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The Toxic Mixture of Water and Chemical Weapon Destruction.

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posted on Nov, 21 2007 @ 06:27 AM
Veolia Water North America is the largest water treatment company in the US.

Veolia Environment (NYSE: VE) is a large French utility company that owns the world’s largest water company, Veolia Water. The company also owns Veolia Transport, which supplies Europe with bus and rail transportation. What attracts me to the company is its exposure to emerging countries such as China and Russia. VE does business in over half of the provinces in China and is the leader in updating the country’s old and non-existent water infrastructure.

Veolia Water North America’s client base extends the range of both municipal and industrial spectrums. We serve more than 600 communities and 115 industrial facilities. From big and small communities, like Indianapolis to Karnes City, Texas, to Fortune 500 companies like General Motors, Veolia Water North America offers quality service at considerable savings.
Veolia Water

Here is example of just one of the many projects in the US.

Veolia Water designed, built and now operates what is the regional water authority's largest treatment facility and among the world's most technologically sophisticated, having led a team of companies first selected in 2000. This new project will make Tampa Bay treatment facility the nation's largest DBO project, alongside Seattle Public Utilities' 120-MGD Tolt Treatment Facility.

So, now I've shown you how involved Veolia is with our water in the US, and in the world.

Now, I would like to show you how they are involved with our government.


U.S. Army

U.S. Navy

U.S. Air Force

U.S. Army Corps of Engineers (Multiple Districts)

U.S. International Boundary and Water Commission

U.S. Trade and Development Agency

U.S. General Services Administration

U.S. Environmental Protection Agency

U.S. Department of Agriculture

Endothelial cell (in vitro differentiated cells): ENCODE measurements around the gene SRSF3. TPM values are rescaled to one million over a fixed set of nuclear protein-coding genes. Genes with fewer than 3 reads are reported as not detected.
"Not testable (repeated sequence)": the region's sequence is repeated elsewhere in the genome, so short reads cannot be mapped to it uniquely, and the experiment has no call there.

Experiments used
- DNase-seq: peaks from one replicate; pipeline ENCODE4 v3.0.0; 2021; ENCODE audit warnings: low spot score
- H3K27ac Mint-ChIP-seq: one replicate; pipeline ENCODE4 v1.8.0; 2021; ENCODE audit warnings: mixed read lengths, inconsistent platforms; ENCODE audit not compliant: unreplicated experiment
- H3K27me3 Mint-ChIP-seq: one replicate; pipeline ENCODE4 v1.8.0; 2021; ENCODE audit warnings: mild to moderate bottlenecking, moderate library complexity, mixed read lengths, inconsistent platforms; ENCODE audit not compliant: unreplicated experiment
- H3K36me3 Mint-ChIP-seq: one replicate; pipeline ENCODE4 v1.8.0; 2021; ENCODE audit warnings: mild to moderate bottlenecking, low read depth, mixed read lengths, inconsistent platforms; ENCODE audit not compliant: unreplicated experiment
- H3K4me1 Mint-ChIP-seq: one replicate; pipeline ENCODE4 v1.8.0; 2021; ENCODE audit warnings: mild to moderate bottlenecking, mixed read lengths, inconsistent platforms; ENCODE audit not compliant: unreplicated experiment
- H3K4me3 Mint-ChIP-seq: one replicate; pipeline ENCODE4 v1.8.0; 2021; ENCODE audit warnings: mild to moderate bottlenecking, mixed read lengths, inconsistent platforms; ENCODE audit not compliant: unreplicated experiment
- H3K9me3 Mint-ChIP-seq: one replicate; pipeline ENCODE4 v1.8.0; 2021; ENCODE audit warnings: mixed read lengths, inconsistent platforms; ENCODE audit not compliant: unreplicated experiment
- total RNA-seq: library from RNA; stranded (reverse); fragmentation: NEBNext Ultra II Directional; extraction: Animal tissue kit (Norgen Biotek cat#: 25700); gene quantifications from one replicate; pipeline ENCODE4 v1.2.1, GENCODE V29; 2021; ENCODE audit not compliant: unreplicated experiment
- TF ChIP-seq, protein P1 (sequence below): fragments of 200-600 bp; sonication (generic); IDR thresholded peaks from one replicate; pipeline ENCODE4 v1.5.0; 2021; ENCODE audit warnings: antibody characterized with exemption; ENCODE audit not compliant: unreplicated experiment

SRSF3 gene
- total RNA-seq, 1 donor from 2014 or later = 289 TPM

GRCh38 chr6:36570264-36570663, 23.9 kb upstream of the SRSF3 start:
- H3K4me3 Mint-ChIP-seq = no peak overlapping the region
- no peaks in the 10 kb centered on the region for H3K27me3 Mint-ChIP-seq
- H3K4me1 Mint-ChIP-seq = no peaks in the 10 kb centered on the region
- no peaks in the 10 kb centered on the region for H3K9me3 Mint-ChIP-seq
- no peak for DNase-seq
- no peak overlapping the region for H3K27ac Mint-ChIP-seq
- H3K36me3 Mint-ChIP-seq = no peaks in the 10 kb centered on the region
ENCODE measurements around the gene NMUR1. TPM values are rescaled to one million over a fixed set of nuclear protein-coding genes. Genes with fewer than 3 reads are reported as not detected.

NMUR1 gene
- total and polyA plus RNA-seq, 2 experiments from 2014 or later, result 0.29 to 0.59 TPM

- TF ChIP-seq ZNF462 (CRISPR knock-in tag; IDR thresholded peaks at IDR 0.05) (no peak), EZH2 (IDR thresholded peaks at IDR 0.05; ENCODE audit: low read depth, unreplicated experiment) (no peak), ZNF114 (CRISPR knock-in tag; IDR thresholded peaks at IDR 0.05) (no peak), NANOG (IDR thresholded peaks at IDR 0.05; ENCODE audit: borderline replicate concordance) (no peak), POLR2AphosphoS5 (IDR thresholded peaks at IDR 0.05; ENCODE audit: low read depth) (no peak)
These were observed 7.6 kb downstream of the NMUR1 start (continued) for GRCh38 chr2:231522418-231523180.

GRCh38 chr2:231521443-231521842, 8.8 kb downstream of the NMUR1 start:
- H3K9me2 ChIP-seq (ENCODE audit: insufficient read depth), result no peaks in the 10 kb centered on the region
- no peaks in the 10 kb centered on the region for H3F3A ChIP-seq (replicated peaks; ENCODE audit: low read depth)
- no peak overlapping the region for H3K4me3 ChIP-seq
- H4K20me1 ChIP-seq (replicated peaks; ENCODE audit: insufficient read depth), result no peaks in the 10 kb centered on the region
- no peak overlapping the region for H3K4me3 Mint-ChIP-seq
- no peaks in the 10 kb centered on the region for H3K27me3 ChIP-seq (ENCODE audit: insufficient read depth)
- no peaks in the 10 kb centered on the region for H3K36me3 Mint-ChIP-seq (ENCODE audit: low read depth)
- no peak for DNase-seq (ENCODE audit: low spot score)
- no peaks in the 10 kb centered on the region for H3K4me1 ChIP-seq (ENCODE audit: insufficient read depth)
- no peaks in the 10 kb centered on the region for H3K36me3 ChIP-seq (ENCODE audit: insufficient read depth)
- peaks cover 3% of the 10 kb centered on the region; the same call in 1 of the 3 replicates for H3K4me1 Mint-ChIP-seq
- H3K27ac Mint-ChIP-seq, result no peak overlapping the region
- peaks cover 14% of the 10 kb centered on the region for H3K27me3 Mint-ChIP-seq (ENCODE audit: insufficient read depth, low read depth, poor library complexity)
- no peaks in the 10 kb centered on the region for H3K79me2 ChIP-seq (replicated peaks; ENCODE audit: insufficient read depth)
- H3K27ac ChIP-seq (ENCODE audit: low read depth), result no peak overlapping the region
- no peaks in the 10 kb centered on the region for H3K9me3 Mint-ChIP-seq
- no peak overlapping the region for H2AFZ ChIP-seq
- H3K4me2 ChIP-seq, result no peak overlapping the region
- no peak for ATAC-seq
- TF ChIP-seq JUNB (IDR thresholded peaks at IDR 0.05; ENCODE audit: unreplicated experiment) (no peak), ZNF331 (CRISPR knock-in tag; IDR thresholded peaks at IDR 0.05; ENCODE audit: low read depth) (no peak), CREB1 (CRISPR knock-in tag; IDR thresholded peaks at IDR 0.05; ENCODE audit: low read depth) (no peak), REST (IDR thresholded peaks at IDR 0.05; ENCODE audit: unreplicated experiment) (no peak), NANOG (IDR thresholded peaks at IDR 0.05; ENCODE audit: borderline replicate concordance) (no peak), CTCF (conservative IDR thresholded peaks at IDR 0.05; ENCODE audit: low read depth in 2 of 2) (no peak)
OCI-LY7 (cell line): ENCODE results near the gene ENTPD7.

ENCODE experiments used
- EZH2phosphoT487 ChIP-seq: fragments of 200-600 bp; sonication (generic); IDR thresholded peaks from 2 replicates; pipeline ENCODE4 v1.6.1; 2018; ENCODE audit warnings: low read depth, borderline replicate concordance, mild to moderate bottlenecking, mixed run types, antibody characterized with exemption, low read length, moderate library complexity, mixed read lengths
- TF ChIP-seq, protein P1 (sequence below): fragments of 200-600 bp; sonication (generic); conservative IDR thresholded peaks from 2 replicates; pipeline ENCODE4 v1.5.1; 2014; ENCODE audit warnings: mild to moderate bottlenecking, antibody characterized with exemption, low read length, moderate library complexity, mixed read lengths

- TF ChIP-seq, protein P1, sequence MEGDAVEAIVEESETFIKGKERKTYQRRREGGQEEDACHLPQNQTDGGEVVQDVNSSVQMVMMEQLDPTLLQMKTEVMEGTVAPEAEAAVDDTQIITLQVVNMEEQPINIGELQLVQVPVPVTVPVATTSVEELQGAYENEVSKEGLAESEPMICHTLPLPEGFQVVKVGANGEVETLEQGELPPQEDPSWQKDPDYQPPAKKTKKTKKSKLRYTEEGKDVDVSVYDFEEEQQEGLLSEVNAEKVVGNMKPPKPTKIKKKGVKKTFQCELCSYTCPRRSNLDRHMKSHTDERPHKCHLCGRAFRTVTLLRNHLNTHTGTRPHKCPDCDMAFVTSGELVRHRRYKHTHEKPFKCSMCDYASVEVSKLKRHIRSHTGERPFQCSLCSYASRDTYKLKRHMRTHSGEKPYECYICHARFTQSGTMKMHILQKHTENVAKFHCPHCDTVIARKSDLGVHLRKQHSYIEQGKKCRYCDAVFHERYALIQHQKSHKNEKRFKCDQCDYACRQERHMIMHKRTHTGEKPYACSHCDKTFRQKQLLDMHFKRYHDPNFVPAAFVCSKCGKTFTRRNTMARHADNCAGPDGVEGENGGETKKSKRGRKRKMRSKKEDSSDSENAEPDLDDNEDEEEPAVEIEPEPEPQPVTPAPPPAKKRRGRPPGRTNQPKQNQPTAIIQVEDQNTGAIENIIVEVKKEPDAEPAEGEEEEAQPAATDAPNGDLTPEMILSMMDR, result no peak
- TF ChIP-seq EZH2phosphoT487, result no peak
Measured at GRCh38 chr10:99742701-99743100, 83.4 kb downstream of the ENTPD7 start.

U.S. Department of the Interior - National Parks Service

U.S. Department of Commerce


Over the past two decades, Veolia Water companies have worked with various agencies of the federal government in delivering services under task order, indefinite quantity/indefinite delivery, and other types of long-term management and operations type of contracts.

One of those contracts, is the handling of the destruction of the worlds deadliest nerve agent, VX.

Or think about VX nerve gas, Iraq claims it made and later destroyed 3.9 tons of the lethal material. “But the problem for us is we cannot quantify how much was actually dumped there,” says Buchanan. “And yes, it is possible to calculate that Iraq had the capability to at least have made much more than 3.9 tons.”

VX (O-ethyl-S-[2(diisopropylamino)ethyl] methylphosphonothiolate) is an extremely toxic substance whose sole application is as a nerve agent. As a chemical weapon, it is classified as a weapon of mass destruction by the United Nations in UN Resolution 687. Production and stockpiling of VX was outlawed by the Chemical Weapons Convention of 1993.

The US later started the destruction of its stockpiles of the nerve agents (by incineration at Johnston Island in the North Pacific), as mandated by the US accession to the Chemical Weapons Convention. Earlier, pre-treaty disposal included the US Army's CHASE (Cut Holes And Sink 'Em) program, in which old ships were filled with chemical weapons stockpiles and then scuttled. CHASE 8 was conducted on June 15, 1967, in which the S.S. Cpl. Eric G. Gibson was filled with 7,380 VX rockets and scuttled in 7,200 feet of water, off the coast of Atlantic City, New Jersey.